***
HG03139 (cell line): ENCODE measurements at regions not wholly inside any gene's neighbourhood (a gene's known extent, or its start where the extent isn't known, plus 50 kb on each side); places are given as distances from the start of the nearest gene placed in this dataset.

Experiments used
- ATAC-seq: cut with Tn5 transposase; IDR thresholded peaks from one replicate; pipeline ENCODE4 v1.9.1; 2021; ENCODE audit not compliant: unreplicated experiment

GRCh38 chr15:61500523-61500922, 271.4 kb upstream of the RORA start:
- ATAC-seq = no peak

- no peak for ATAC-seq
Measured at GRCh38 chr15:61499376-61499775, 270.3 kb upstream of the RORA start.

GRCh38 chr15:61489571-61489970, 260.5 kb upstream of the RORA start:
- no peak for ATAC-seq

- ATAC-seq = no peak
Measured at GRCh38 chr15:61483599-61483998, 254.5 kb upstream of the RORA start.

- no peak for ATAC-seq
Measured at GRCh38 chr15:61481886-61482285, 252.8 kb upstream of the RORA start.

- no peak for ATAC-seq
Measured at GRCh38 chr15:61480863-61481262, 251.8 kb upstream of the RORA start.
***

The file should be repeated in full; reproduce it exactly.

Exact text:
HG03139 (cell line): ENCODE measurements at regions not wholly inside any gene's neighbourhood (a gene's known extent, or its start where the extent isn't known, plus 50 kb on each side); places are given as distances from the start of the nearest gene placed in this dataset.

Experiments used
- ATAC-seq: cut with Tn5 transposase; IDR thresholded peaks from one replicate; pipeline ENCODE4 v1.9.1; 2021; ENCODE audit not compliant: unreplicated experiment

GRCh38 chr15:61500523-61500922, 271.4 kb upstream of the RORA start:
- ATAC-seq = no peak

- no peak for ATAC-seq
Measured at GRCh38 chr15:61499376-61499775, 270.3 kb upstream of the RORA start.

GRCh38 chr15:61489571-61489970, 260.5 kb upstream of the RORA start:
- no peak for ATAC-seq

- ATAC-seq = no peak
Measured at GRCh38 chr15:61483599-61483998, 254.5 kb upstream of the RORA start.

- no peak for ATAC-seq
Measured at GRCh38 chr15:61481886-61482285, 252.8 kb upstream of the RORA start.

- no peak for ATAC-seq
Measured at GRCh38 chr15:61480863-61481262, 251.8 kb upstream of the RORA start.